• The annual cost of wasteful spending from administrative complexity accounts for the highest category of waste, estimated at $265.6 billion.
  • The annual cost of waste from pricing failure is estimated from $230.7 billion to $240.5 billion.
  • The annual cost of waste from failure of care delivery is estimated from $102.4 billion to $165.7 billion.
  • The annual cost of waste from overtreatment or low-value care is estimated from $75.7 billion to $101.2 billion.
  • The annual cost of waste from fraud and abuse is estimated from $58.5 billion to $83.9 billion.
  • The annual cost of waste from failure of care coordination is estimated from $27.2 billion to $78.2 billion.

The impact of likely interventions to reduce wasteful spending are significant but limited, the researchers wrote.

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Monday, October 14, 2019

Michigan wants to save $40 million by cutting non-fiduciary PBMs out of Medicaid

Michigan is the latest among state Medicaid programs to back away from pharmacy benefit managers (PBMs), choosing instead to enable fee for service drug payments billed to Michigan’s health department through a single, state-contracted PBM.

Michigan’s Department of Health and Human Services (MDHHS) announced that the state will eliminate its outpatient prescription drug coverage as a Medicaid health plan (MHP) benefit. Instead, these drugs will fall under a fee for service Medicaid model starting December 1, 2019.

This means that pharmacies and providers will instead bill prescriptions directly to the state’s PBMs at the point of sale. Previously, Medicaid health plans covered prescription drugs. There are several benefits to a PBM carve-out chief among them include:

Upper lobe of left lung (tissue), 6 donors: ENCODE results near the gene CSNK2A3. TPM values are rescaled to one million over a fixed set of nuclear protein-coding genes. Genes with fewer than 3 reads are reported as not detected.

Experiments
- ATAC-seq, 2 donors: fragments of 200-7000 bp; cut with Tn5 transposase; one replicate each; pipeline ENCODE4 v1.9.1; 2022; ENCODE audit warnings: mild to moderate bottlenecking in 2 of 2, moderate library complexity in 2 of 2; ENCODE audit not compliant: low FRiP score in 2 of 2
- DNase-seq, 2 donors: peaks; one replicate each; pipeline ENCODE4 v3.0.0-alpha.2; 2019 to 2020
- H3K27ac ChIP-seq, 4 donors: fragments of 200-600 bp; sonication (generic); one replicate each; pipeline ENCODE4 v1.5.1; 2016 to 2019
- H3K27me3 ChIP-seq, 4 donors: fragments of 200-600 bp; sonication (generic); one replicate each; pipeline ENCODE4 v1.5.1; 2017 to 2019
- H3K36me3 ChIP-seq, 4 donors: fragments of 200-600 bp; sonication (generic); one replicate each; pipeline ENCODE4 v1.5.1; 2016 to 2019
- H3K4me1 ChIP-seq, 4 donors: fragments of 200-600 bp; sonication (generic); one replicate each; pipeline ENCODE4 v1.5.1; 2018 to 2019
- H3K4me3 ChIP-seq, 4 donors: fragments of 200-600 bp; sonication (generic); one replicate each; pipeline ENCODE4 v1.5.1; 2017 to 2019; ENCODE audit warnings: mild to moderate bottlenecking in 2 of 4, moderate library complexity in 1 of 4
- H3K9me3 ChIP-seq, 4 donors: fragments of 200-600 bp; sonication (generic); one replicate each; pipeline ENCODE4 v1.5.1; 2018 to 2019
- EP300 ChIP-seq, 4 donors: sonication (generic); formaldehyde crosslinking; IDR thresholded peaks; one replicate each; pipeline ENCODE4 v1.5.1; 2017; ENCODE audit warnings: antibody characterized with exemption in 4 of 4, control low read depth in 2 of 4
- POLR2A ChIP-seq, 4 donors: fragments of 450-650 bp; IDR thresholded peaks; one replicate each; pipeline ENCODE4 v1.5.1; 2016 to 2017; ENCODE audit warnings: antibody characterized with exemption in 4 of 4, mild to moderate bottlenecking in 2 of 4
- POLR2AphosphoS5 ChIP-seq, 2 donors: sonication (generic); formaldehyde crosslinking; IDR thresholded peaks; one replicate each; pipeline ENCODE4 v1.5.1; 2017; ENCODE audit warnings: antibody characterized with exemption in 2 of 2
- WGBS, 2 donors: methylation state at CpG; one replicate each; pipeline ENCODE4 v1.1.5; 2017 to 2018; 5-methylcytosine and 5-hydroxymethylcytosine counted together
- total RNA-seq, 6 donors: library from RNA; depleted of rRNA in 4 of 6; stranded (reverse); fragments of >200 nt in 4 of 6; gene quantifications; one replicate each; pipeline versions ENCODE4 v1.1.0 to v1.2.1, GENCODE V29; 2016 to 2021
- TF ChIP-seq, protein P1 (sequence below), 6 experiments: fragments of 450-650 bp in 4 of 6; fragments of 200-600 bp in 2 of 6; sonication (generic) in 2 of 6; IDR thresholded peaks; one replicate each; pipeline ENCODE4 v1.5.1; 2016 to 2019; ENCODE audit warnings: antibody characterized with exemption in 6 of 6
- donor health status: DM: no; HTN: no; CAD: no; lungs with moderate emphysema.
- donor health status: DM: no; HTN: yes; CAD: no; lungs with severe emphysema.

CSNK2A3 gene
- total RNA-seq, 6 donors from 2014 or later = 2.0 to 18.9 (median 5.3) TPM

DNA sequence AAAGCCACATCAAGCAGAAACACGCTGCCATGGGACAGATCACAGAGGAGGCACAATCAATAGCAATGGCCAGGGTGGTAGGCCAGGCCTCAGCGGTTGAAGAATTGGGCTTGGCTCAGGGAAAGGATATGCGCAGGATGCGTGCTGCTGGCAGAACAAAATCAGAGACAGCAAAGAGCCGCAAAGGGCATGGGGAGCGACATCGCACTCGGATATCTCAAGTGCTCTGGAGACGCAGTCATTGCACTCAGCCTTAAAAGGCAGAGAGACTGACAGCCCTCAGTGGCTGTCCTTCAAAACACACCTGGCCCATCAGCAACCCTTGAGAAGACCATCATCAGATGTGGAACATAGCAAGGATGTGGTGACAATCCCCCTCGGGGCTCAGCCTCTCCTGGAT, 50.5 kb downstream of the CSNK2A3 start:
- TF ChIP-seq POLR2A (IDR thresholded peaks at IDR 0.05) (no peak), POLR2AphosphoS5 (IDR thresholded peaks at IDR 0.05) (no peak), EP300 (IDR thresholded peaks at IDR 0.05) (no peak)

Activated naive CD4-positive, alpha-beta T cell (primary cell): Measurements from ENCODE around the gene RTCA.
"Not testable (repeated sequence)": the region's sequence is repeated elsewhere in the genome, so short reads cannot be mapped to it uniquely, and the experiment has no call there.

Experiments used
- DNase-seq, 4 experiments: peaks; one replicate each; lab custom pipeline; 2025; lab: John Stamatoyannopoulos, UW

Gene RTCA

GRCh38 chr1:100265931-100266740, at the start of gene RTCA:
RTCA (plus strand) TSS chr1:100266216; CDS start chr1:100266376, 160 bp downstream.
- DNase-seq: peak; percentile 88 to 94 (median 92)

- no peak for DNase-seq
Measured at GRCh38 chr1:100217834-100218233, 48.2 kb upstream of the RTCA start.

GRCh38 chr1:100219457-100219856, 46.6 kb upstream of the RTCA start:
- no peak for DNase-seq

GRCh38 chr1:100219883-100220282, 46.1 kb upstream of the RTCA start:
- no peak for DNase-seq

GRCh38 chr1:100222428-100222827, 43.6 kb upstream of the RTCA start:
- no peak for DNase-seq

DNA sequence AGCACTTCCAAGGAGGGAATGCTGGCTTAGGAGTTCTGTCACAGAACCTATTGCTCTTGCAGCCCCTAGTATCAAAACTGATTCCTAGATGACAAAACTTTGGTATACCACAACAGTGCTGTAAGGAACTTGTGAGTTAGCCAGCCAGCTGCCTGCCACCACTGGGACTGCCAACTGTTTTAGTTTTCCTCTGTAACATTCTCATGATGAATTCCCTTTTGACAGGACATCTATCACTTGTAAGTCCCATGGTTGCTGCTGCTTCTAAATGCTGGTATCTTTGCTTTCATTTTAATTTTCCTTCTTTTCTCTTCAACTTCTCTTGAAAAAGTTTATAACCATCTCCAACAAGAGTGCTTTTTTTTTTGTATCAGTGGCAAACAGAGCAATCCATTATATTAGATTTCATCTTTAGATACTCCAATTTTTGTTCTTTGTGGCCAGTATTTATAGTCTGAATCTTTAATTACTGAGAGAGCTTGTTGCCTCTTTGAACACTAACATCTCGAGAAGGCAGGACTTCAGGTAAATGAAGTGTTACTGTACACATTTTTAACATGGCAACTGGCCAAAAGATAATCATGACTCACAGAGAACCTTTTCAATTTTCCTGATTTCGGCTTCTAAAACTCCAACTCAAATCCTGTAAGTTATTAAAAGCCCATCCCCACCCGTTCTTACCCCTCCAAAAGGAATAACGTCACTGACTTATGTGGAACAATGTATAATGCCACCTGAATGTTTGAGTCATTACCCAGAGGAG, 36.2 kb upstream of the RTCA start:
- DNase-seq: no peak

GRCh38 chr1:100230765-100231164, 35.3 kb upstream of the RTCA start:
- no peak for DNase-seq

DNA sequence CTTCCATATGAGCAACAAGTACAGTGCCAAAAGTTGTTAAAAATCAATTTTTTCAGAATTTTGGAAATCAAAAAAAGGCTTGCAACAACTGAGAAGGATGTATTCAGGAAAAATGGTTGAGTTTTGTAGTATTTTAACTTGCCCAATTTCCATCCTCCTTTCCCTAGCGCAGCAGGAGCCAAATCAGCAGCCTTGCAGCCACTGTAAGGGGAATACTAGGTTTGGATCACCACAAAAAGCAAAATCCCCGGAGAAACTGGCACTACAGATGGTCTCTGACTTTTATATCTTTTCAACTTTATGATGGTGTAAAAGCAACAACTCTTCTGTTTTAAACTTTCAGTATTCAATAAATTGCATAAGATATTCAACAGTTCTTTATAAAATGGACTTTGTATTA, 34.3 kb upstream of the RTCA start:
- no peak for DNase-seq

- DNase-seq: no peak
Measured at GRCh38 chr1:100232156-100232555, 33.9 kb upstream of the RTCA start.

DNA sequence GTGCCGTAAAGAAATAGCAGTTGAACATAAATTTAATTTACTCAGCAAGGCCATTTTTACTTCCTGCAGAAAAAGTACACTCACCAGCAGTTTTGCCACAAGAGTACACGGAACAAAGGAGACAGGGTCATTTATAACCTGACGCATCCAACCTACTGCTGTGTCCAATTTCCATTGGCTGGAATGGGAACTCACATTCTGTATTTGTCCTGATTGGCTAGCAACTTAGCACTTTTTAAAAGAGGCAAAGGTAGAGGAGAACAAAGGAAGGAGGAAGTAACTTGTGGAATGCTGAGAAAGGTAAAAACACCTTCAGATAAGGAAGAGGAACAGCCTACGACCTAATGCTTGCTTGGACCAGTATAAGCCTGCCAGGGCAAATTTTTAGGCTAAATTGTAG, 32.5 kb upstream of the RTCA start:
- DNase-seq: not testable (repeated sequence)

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I'm often asked, "Tyrone why do you do this offer advice which might hurt your business?" The short answer is it doesn't hurt my business. My business is predicated on doing what is in the best interest of our clients first. Sometimes these decisions involve lower revenues to TransparentRx. Other times it means more revenue because we don't have to deceive our clients or tell half-truths to grow.

Continue Reading >>

Friday, October 11, 2019

Reference Pricing: "Gross" Invoice Cost for Popular Generic and Brand Prescription Drugs (Volume 288)

This document is updated weekly, but why is it important? Healthcare marketers are aggressively pursuing new revenue streams to augment lower reimbursements provided under PPACA. Prescription drugs, particularly specialty, are key drivers in the growth strategies of PBMs, TPAs, and MCOs pursuant to health care reform.

The costs shared here are what the pharmacy actually pays; not AWP, MAC or WAC. The bottom line; payers must have access to actual acquisition costs or AAC. Apply this knowledge to hold PBMs accountable and lower plan expenditures for stakeholders.



How to Determine if Your Company [or Client] is Overpaying

Step #1:  Obtain a price list for generic prescription drugs from your broker, TPA, ASO or PBM every month.

Thursday, October 10, 2019

Courts Look Closely at the Contractual Relationship Between Plan Sponsor and PBM

In re Express Scripts/Anthem ERISA Litig., 285 F. Supp. 3d 655 (S.D.N.Y. 2018), the district court concluded that pricing provisions in the relevant PBM agreement did not give the PBM discretion over pricing, as the plaintiffs alleged.
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Under the provisions, the health benefits provider contracting with the PBM could perform a periodic market analysis to test whether the PBM was providing “competitive benchmark pricing” to the health benefits provider. If the analysis revealed that pricing was not competitive, the PBM was obligated to negotiate in good faith over new pricing.

The court rejected the plaintiffs’ argument that the PBM’s ability to set pricing pursuant to its own interpretation of “competitive benchmark pricing” amounted to discretion over pricing, concluding that the PBM was only executing the PBM agreement’s pricing scheme.

Tyrone's Commentary: